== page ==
Data are presented as median [interquartile range] or number (percent).Abbreviations: CVD, cardiovascular disease; COPD, chronic obstructive pulmonary disease; BNP, brain natriuretic peptide; ALT, alanine transaminase; AST, aspartate transaminase; ARDS, acute respiratory distress syndrome; ICU, intensive care unit; OR, odds ratio; CI, confidence interval.Clinical Types (Severe/Critically severe) was based on the Chinese Clinical Guidance for COVID-19 Pneumonia Diagnosis and Treatment (7th edition) published by National Health Commission of China.

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Laboratory and radiological findings

Sixty-two (21.5%) patients had low white blood cell counts, and lymphopenia (lymphocyte count < 1.1 × 109/L) occurred in 91 (31.6%) patients (Table 1). Compared to COVID-19 patients without CVD, C-reactive protein (CRP), troponin I (TnI), and serum creatinine were significantly increased in COVID-19 patients with CVD (Table 1). Thirty-one (10.8%) patients with bilateral pneumonia were identified by chest radiological examination, and 89.4% of them had CVD (Table 1). Notably, COVID-19 patients without CVD had relatively favorable manifestations of chest CT images, including bilateral multifocal ground-glass opacities and patchy consolidations (Fig. 1, top panel). In contrast, COVID-19 patients with CVD showed a rapid and worsening radiographic progression, evidenced by diffusely subpleural consolidation with crazy-paving patterns on chest CT images (Fig. 1, bottom panel). Moreover, COVID-19 patients with CVD were more likely to have acute cardiac injury, develop into severe or critically severe cases, and receive ICU admission (Table 1).

Table 2   Risk factors of ICU admission for COVID-19 patients with CVD.

Univariable
OR (95% CI)
p valueMultivariable
OR (95% CI)
p value
Age, years1.09 (1.02-1.15)0.0101.08 (1.02-1.17)0.018
Female sex (vs. male)0.24 (0.06-0.91)0.0360.18 (0.29-1.06)0.058
Diabetes1.76 (0.48-6.46)0.396....
Chronic kidney disease3.44 (0.52-22.64)0.199....
COPD1.72 (0.17-17.83)0.650....
Cerebrovascular disease1.64 (0.30-9.05)0.57....
Fever1.63 (0.47-5.63)0.444....
Cough2.83 (0.73-10.93)0.132....
Respiratory rate ≥24 breaths per min37.77 (5.52-258.28)<0.000125.52 (5.48-118.87)<0.0001
White blood cell count, ×109/L
≤400.999....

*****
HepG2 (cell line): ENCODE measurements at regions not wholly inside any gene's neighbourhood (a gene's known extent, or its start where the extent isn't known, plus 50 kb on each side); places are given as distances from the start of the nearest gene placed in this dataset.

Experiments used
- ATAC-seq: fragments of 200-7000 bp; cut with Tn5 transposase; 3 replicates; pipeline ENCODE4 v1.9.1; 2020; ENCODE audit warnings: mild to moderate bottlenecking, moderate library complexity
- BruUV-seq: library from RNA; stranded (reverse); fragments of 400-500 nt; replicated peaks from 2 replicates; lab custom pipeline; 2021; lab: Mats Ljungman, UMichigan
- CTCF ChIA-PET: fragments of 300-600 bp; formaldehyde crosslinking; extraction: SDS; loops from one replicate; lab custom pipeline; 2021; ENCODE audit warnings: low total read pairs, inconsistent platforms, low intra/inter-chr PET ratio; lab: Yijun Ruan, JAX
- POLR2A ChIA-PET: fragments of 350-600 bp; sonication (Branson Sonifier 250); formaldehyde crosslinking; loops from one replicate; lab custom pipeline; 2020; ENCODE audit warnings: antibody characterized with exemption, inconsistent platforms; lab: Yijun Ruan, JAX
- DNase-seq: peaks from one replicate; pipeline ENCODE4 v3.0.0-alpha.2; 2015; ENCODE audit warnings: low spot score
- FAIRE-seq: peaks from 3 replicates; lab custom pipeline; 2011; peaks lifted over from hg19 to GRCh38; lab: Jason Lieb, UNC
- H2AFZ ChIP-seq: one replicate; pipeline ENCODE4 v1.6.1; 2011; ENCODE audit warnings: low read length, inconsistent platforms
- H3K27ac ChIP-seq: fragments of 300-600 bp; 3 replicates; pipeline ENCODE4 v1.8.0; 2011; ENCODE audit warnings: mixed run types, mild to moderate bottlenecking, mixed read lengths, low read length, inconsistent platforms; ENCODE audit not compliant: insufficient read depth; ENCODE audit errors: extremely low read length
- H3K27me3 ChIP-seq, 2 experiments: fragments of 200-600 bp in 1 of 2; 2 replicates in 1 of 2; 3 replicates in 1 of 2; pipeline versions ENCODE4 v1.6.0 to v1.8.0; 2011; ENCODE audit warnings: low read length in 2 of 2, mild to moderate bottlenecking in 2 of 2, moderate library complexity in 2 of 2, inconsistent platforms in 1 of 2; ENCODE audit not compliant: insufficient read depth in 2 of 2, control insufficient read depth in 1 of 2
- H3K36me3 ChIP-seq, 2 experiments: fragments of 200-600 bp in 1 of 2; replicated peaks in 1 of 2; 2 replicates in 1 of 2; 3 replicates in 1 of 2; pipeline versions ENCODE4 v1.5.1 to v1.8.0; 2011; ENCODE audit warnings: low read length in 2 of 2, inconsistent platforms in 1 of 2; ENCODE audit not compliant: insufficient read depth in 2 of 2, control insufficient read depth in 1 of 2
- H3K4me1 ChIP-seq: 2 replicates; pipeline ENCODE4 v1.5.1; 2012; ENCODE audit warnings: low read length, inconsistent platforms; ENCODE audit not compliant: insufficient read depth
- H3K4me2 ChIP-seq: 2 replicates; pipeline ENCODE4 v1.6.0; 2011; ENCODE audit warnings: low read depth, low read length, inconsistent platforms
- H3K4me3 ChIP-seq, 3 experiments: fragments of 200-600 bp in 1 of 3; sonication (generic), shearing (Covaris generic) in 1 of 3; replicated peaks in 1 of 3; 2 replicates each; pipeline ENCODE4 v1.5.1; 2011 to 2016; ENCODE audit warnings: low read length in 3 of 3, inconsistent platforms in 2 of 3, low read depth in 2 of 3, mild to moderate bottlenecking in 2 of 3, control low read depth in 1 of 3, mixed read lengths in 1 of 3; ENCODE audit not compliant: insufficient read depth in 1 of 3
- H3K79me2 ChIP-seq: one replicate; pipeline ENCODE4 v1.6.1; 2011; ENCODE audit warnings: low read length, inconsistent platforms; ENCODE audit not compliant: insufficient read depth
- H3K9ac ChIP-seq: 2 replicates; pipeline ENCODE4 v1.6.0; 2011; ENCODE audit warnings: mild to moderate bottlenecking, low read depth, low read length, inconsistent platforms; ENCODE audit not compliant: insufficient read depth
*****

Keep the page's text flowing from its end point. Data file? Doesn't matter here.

4-101(ref)......
>102.77 (0.42-18.31)0.291....
Lymphocyte count, ×109/L
<1.15.78 (1.74-19.18)0.0040.47 (0.15-1.52)0.210
≥1.11(ref)..1(ref)..
Procalcitonin, ng/mL
<0.051(ref)..1(ref)..
0.05-104.07 (0.78-21.27)0.0964.13 (0.42-40.77)0.225
>101.31 (0.22-7.87)0.7680.48 (0.03-7.44)0.602
C-reactive protein, mg/L
<101(ref)..1(ref)..
≥1024.57 (5.69-106.13)<0.00018.12 (1.63-40.49)0.011
Troponin I, ug/L
≤0.031(ref)..1(ref)..
>0.0314.72 (5.03-43.13)<0.00019.14 (2.66-31.43)<0.0001
BNP, 100 μg/L
≤1001(ref)......
>10060 (5.47-658.76)0.001....
Creatinine, μmol/L
≤1061(ref)..1(ref)..
>1065.31 (1.25-22.60)0.0242.00 (0.18-22.08)0.572

OR, odds ratio; CI, confidence interval; COPD, chronic obstructive pulmonary disease; BNP, brain natriuretic peptide.

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Risk factors for ICU admission of COVID-19 patients with CVD

In the univariate logistic regression analysis, we found that higher odds of ICU admission were related to older age, respiratory rate over 24 breaths per min, lymphopenia, and increased levels of CRP, TnI, brain natriuretic peptide, and creatinine (Table 2). In the multivariable logistic regression analysis, we revealed that each 1-year increase in age (odds ratio (OR), 1.08; 95% confidence interval (CI), 1.02-1.17; p = 0.018), a respiratory rate over 24 breaths per min (OR, 25.52; 95% CI, 5.48-118.87; p < 0.0001), CRP higher than 10 mg/L (OR, 8.12; 95% CI, 1.63-40.49; p = 0.011), and TnI higher than 0.03 μg/L (OR, 9.14; 95% CI, 2.66-31.43; p < 0.0001) were risk factors for the ICU admission of COVID-19 patients with CVD (Table 2).